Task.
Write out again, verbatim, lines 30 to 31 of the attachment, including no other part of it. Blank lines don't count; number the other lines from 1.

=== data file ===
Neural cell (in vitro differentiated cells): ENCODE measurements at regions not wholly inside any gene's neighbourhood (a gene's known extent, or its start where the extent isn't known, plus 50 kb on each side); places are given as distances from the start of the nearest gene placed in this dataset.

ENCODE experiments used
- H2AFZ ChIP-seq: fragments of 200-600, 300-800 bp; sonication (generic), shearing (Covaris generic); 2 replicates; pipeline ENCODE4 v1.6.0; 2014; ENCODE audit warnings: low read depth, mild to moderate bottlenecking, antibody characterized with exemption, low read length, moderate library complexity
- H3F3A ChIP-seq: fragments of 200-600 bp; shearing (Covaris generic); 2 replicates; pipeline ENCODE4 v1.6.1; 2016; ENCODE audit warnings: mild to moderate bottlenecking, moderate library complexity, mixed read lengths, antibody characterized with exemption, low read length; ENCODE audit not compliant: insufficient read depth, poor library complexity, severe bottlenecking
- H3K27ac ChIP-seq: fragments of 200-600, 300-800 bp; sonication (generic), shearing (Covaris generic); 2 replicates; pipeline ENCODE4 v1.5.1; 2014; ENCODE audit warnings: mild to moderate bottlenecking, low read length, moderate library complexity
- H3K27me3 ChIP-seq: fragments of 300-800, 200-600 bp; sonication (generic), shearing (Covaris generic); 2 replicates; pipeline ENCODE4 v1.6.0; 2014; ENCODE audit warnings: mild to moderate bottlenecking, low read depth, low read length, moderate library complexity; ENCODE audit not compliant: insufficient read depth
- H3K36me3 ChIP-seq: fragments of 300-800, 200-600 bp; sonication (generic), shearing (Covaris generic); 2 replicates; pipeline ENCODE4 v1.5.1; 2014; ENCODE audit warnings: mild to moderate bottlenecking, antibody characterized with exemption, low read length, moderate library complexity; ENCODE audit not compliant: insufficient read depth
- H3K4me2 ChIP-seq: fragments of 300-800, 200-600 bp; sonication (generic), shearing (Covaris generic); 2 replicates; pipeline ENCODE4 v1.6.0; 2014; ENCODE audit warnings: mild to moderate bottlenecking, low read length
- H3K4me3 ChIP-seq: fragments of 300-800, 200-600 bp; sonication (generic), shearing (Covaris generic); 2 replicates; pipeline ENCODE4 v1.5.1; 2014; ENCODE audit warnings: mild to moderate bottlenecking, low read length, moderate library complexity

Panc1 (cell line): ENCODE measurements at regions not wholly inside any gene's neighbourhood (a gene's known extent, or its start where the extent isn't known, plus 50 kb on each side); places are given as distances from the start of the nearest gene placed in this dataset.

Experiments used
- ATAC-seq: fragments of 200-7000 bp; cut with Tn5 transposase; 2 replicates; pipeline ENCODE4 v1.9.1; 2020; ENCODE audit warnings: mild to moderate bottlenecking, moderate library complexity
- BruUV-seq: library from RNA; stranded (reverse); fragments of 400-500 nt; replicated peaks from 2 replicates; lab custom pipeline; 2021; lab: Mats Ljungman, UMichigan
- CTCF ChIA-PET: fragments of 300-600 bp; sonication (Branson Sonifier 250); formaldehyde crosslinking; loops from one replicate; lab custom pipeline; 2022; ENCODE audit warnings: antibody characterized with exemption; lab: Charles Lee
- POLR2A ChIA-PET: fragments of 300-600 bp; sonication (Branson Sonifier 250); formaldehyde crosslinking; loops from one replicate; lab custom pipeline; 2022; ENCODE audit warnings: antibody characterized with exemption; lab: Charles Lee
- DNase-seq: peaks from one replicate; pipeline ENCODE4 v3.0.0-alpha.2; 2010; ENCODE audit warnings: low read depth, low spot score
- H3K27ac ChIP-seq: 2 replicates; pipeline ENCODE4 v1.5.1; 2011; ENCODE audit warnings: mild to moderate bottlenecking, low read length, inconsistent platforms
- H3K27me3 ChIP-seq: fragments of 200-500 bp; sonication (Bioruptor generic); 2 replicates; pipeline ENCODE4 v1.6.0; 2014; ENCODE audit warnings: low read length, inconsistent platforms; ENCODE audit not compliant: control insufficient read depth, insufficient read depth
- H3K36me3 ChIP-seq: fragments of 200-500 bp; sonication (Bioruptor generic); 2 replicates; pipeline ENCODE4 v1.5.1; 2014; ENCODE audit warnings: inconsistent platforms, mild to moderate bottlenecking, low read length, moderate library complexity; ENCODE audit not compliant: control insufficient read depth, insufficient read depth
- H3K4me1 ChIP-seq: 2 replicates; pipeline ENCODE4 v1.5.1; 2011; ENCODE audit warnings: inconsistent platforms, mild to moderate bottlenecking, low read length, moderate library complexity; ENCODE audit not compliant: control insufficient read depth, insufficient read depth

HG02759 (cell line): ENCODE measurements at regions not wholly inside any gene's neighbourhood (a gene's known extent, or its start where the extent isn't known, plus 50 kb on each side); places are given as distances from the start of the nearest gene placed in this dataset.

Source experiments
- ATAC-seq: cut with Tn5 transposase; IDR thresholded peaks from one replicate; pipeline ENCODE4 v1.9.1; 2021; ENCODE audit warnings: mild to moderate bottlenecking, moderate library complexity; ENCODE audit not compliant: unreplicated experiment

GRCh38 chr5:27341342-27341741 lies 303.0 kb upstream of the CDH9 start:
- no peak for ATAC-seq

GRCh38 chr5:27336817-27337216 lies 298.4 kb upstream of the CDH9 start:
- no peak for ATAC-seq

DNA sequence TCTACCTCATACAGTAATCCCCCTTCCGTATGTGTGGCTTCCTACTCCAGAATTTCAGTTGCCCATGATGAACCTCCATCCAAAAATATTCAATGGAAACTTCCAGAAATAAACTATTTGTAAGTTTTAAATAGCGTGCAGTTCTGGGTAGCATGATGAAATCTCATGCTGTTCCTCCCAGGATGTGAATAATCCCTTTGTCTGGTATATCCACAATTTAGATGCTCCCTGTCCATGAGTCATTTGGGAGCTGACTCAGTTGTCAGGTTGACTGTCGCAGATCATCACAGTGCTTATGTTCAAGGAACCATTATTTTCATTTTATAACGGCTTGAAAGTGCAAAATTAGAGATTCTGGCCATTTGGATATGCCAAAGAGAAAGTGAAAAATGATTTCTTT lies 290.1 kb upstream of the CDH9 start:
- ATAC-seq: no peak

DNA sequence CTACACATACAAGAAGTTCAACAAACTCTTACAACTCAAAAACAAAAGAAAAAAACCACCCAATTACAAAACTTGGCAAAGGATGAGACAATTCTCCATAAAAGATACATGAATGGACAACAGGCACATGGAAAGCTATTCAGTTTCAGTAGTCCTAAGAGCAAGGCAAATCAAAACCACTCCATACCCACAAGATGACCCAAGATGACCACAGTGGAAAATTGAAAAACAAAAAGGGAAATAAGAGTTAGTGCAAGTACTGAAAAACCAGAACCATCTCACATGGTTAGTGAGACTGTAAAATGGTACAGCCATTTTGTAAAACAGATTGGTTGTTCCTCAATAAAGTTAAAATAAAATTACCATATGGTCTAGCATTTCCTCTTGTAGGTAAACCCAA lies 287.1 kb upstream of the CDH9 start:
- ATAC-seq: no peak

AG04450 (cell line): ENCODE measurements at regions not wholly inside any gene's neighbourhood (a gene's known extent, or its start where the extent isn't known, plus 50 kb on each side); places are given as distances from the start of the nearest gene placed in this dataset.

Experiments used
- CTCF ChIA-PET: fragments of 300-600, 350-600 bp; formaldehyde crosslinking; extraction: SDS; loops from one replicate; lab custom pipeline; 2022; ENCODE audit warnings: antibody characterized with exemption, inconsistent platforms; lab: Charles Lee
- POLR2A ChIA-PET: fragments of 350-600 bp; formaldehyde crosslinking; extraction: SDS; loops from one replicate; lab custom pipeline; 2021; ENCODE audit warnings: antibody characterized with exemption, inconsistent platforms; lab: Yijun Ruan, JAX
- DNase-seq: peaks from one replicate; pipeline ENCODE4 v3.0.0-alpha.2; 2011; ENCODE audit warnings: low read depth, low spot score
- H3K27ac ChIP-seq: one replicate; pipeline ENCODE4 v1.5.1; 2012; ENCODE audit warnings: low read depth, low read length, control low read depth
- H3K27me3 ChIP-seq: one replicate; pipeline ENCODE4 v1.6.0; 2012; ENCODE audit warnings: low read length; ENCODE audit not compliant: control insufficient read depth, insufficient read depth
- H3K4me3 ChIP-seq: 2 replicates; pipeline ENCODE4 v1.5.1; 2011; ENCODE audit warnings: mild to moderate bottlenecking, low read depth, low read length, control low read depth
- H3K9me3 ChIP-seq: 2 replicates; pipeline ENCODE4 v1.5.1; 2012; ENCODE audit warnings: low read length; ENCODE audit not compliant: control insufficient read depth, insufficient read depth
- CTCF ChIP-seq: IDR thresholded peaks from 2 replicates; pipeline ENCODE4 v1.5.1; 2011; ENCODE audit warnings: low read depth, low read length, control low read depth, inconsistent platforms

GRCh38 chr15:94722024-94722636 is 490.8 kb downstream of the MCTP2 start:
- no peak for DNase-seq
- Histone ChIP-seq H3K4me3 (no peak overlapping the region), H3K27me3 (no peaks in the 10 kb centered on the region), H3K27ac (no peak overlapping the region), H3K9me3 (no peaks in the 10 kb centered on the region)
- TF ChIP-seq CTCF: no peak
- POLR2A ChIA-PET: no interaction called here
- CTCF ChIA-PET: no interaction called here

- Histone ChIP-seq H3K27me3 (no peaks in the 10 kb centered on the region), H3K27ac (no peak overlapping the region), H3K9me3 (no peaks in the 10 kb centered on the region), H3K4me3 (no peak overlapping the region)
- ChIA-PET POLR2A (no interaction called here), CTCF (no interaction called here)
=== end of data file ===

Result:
DNA sequence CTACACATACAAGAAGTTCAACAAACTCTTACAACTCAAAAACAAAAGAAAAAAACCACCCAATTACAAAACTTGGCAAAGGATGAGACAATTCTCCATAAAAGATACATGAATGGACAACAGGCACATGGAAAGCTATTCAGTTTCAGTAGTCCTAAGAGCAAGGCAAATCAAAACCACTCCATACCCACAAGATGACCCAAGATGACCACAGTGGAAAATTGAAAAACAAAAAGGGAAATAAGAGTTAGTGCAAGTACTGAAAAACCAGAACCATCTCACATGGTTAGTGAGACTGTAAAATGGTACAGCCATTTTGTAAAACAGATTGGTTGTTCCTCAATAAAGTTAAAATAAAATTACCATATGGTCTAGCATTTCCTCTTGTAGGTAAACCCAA lies 287.1 kb upstream of the CDH9 start:
- ATAC-seq: no peak